“What we see isn’t what we see, but who we are.”


I worked on following two paintings during the weekend. See Jan Höglund Art.

Retrospective 2019-45

This is a look back at this week’s reading and painting.



Recently, I have discovered Carolyn J Roberts’s – Fine Artist blog. Carolyn Roberts (@CRJFineArtist) took the decision six years ago to re-ignite her passion for art. I enjoy both her art and writing.

Another blog which has caught my interest is Vogel Wakefield’s – The counter-consultancy blog.


Martin Vogel (@martivo) writes in Conversations matters more that structure in organisations that “day-to-day interactions … are much more material to how things get done than the structures, strategies, documents and plans that people imagine to be their work.” Martin Vogel continues with: “One of the consequences of viewing an organisation as a thing is that managers … end up bringing the attitude they bring to other thing-like objects. Instead of relating to their colleagues as other human beings …, they implicitly treat them as constituent parts of a machine.” “It follows that one of the most critical skills for leaders is enabling in organisations the conversations that need to happen. This calls for approaches to facilitation that are mostly alien to managers accustomed to working with the organisation-as-thing analogy.”

Esko Kilpi (@EskoKilpi) writes in his article on We need to shift our focus from competencies to agency that “work corresponds with art through creative and contextual engagements.” Work is about “agency, human beings being … present for each other.” Esko Kilpi emphasizes that work is more about “exploration of solutions” than the “repetitive business processes we know so well, where inputs are … converted into outputs” in some “predictable” way. There are no “predetermined task sequences” that “guarantee success.” Work is “highly contextual”, and “requires interpretation” and “a new kind of agency.”

Esko Kilpi writes furthermore in his article on Complexity revisited that management theory is based on the assumption that the world can be “described and understood by identifying causal links: if I choose X, then it will lead to Y.” Esko Kilpi writes: “We try to model the world as predictable processes based on knowing how things are and controlling how they will be.” “We want things to appear orderly…, but what happens is inherently unpredictable.” “There is no linearity in the world of human beings. This is why our thinking needs to develop to something more applicable to sense making…” It’s about “being at the edge of chaos.” That is, being alive.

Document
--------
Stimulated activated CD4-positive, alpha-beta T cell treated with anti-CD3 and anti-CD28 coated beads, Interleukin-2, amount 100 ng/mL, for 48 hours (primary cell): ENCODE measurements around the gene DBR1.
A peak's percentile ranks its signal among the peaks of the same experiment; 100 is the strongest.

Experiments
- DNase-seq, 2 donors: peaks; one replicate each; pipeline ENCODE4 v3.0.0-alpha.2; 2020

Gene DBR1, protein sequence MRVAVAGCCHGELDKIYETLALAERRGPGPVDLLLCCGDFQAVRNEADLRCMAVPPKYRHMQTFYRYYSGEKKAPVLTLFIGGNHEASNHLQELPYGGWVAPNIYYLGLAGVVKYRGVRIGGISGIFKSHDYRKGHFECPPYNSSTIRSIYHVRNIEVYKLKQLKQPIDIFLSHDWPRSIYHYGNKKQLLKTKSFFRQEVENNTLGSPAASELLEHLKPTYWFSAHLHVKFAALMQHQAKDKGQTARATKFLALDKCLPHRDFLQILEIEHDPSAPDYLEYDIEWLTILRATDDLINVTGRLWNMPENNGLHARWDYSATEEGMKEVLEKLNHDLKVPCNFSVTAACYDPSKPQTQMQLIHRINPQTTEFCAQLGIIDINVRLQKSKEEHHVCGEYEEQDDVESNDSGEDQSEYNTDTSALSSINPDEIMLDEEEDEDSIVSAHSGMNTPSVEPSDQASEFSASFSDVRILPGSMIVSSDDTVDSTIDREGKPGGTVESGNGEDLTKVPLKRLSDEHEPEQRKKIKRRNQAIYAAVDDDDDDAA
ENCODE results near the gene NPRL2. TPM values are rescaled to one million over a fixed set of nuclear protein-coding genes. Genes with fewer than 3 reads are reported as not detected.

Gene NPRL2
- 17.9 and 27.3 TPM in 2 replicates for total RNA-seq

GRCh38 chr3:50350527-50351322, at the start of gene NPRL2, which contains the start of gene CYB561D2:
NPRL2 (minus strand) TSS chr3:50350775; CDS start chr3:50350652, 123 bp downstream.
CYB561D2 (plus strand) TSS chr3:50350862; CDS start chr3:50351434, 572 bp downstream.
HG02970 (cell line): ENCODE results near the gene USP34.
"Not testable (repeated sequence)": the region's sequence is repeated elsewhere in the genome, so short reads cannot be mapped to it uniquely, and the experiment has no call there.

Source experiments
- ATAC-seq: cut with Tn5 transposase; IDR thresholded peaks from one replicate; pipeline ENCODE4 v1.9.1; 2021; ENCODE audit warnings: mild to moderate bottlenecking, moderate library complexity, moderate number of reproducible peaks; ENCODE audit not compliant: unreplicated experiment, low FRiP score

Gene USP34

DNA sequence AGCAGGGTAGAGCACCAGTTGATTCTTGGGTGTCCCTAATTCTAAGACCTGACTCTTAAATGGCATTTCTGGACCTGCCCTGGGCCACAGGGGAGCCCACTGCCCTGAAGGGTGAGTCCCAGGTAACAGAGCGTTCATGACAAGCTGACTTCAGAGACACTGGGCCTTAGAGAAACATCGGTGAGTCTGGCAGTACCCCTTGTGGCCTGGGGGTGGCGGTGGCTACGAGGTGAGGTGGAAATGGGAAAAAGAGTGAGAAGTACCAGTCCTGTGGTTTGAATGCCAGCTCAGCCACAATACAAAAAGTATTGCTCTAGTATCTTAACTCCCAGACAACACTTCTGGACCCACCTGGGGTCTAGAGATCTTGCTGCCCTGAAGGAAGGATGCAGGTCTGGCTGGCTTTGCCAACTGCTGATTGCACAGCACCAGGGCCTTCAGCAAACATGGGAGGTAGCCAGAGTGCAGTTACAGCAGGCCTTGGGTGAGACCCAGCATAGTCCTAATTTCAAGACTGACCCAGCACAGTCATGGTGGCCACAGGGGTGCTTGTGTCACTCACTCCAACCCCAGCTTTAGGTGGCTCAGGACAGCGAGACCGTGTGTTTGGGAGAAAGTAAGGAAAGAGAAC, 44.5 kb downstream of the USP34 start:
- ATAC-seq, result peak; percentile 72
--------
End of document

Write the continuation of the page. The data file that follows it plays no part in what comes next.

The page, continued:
Another post I’ve read this week is the transcprition of Martin Fowler’s (@martinfowler) keynote, The State of Agile Software in 2018, at Agile Australia. Martin Fowler says: “It’s “values and principles that count”. People work “the best when they choose how they want to work.” “If you want to succeed in doing software development, you need to find good people. You need to find good people that work together at a human level, so they can collaborate effectively. The choice of what tools they use or what process they should follow is second order.” This is true for all knowledge work. (And all work is knowledge work.)


I started reading Imagine Chicago: Then Years of Imagination in Action by Bliss Browne and Shilpa Jain, with contributions from Diana Tatarchuk and Yasmeen Basheeruddin, and a forward by Melinda Fine. I got this book via Skye Hirst (@autognomics). Bliss Browne writes in A Mother’s Story that she “assumed that people connect out of common interests or strengths”, but understood that “our most profound connection is based in a common vulnerability”. Our common bond is “to recognize and accept.” One thing that has emerged for her is to “think like a mother.” Bliss Browne interpreted this to mean that “it was not necessary to create anything, only to stay open and present to what would emerge naturally.”


The workweek saps my creative energy. I have discovered that relaxation kick in while painting. I spent Saturday exploring a motif from Falkenberg, Sweden. The challenge is to get depth in the painting without it getting cluttered.

This week I have also made a series of paintings from Lillåudden, Västerås, Sweden.

Final reflection

I started searching for life-giving ways of working seven years ago. Lately, I have realized that my searching is more about seeing than finding. The first years, I spent much time searching for solutions. For example by learning about sociocracy, which lead to the publishing of Sociokrati — En metod för självstyre in Swedish on Leanpub. A year later, I started my series of posts on organizing between and beyond, which is an inquiry into deeper generative order for organizing. Another shift happened this year when I started painting. It’s all about seeing!

Retrospective 2019-40—44

This is a summary of my reading and painting during the last month (week 40–44, 2019).


I published the following paintings at Jan Höglund Art:

Paintings by Jan Höglund


I finished reading the following books:

  • The Book On The Taboo Against Knowing Who You Are by Alan Watts. Watts explores in this book who, or what, we really are. We are in an urgent need—even more so today than when Watts wrote this—of a sense of our own existence which is in accord with physical facts and which overcomes our feeling of alienation with nature.